Hot history: Tree rings show that last northern summer was the warmest since year 1

FILE - A woman watches the sun set on a hot day, Aug. 20, 2023, in Kansas City, Mo. A new study on Tuesday, May 14, 2024, finds that the broiling summer of 2023 was the hottest in the Northern Hemisphere in more than 2,000 years. (AP Photo/Charlie Riedel, File)

The broiling summer of 2023 was the hottest in the Northern Hemisphere in more than 2,000 years, a new study found.

When the temperatures spiked last year, numerous weather agencies said it was the hottest month, summer and year on record. But those records only go back to 1850 at best because it's based on thermometers. Now scientists can go back to the modern western calendar's year 1, when the Bible says Jesus of Nazareth walked the Earth, but have found no hotter northern summer than last year's.

A study Tuesday in the journal Nature uses a well-established method and record of more than 10,000 tree rings to calculate summertime temperatures for each year since the year 1. No year came even close to last summer's high heat, said lead author Jan Esper, a climate geographer at the Gutenberg Research College in Germany.

Before humans started pumping heat-trapping gases into the atmosphere by burning coal, oil and natural gas, the hottest year was the year 246, Esper said. That was the beginning of the medieval period of history, when Roman Emperor Philip the Arab fought Germans along the Danube River.

Esper's paper showed that in the Northern Hemisphere, the summer of 2023 was as much as 2.1 degrees Fahrenheit (1.2 degrees Celsius) warmer than the summer of 246. In fact 25 of the last 28 years have been hotter than that early medieval summer, said study co-author Max Torbenson.

“That gives us a good idea of how extreme 2023 is," Esper told The Associated Press.

The team used thousands of trees in 15 different sites in the Northern Hemisphere, north of the tropics, where there was enough data to get a good figure going back to year 1, Esper said. There was not quite enough tree data in the Southern Hemisphere to publish, but the sparse data showed something similar, he said.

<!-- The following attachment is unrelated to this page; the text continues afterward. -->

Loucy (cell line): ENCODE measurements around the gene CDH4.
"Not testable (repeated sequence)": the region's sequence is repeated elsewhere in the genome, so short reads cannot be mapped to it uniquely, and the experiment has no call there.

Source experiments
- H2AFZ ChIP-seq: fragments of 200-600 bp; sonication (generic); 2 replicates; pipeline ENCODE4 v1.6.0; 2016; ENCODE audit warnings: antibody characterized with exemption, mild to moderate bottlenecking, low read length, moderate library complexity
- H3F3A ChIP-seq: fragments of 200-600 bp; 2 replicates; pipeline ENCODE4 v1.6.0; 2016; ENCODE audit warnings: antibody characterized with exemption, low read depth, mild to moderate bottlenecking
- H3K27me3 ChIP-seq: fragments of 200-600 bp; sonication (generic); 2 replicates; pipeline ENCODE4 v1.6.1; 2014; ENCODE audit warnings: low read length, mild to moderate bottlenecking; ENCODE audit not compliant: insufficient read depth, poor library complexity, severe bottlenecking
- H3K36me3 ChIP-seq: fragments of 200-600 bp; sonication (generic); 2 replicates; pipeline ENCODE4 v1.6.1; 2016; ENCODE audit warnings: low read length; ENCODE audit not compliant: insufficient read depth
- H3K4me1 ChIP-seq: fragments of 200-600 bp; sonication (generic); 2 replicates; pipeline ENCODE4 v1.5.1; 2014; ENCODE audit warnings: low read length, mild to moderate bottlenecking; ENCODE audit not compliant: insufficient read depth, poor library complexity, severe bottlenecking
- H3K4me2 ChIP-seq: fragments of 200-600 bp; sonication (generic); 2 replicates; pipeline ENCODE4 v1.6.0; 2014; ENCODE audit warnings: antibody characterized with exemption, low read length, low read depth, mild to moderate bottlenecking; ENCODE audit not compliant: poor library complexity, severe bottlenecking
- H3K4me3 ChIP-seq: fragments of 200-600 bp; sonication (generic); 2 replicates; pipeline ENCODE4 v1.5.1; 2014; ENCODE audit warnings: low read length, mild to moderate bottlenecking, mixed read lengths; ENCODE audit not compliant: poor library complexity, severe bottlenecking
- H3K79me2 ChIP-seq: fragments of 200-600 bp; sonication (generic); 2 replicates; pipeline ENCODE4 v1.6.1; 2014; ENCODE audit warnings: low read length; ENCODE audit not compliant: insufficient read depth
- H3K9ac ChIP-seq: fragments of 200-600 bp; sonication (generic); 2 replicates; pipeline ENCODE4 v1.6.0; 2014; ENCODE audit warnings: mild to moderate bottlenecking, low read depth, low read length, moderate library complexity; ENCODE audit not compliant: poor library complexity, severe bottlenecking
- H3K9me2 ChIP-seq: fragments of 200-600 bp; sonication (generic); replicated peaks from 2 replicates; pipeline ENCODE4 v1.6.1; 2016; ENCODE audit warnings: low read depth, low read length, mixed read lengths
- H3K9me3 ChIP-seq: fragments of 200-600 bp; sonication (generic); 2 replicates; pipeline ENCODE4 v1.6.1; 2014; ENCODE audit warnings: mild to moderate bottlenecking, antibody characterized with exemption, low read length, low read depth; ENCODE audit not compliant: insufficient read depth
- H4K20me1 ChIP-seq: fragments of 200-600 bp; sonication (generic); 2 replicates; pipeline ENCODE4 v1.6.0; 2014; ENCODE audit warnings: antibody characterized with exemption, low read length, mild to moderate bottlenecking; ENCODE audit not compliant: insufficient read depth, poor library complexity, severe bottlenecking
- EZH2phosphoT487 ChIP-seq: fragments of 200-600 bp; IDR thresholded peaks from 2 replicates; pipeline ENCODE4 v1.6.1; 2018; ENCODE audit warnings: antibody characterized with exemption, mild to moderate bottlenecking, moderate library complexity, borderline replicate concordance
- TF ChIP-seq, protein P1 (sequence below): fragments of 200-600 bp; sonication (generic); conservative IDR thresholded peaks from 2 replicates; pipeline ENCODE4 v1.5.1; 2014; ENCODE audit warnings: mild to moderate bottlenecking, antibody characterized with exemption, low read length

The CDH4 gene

Scientists look at the rings of annual tree growth and “we can match them almost like a puzzle back in time so we can assign annual dates to every ring,” Torbenson said.

Why stop the look back at year 1, when other temperature reconstructions go back more than 20,000 years, asked University of Pennsylvannia climate scientist Michael Mann, who wasn't part of the study but more than a quarter century ago published the famous hockey stick graph showing rising temperatures since the Industrial Age. He said just relying on tree rings is “considerably less reliable” than looking at all sorts of proxy data, including ice cores, corals and more.

Esper said his new study only uses tree data because it is precise enough to give summer-by-summer temperature estimates, which can't be done with corals, ice cores and other proxies. Tree rings are higher resolution, he said.

“The global temperature records set last summer were so gobsmacking — shattering the prior record by 0.5C in September and 0.4C in October — that it’s not surprising they would be clearly be the warmest in the past 2,000 years,” said Berkeley Earth climate scientist Zeke Hausfather, who wasn't part of the study. “It's likely the warmest summer in 120,000 years, though we cannot be absolutely sure,” he said, because data precise to a year doesn't go back that far.

Because high-resolution annual data doesn't go back that far, Esper said it's wrong for scientists and the media to call it the hottest in 120,000 years. Two thousand years is enough, he said.

Esper also said the pre-industrial period of 1850 to 1900 that scientists — especially the Intergovernmental Panel on Climate Change — use for the base period before warming may be a bit cooler than the instrumental records show. The instruments back then were more often in the hot sun instead of shielded like they are now, and tree rings continue to show that it was about 0.4 degrees (0.2 degrees Celsius) cooler than thermometers show.

That means there's been a bit more warming from human-caused climate change than most scientists calculate, an issue being hashed out by researchers over the last few years.

Looking at the temperature records, especially the last 150 years, Esper noticed that while they are generally increasing, they tend to do so with slow rises and then giant steps, like what happened last year. He said those steps are often associated with a natural El Nino, a warming of the central Pacific that changes weather worldwide and adds even more heat to a changing climate.

“I don't know when the next step will be taken, but I will not be surprised by another huge step in the next 10 to 15 years, that's for sure,” Esper said in a news briefing. “And it's very worrying.”


This story has been corrected to refer to Jesus of Nazareth, rather than Jesus Christ.


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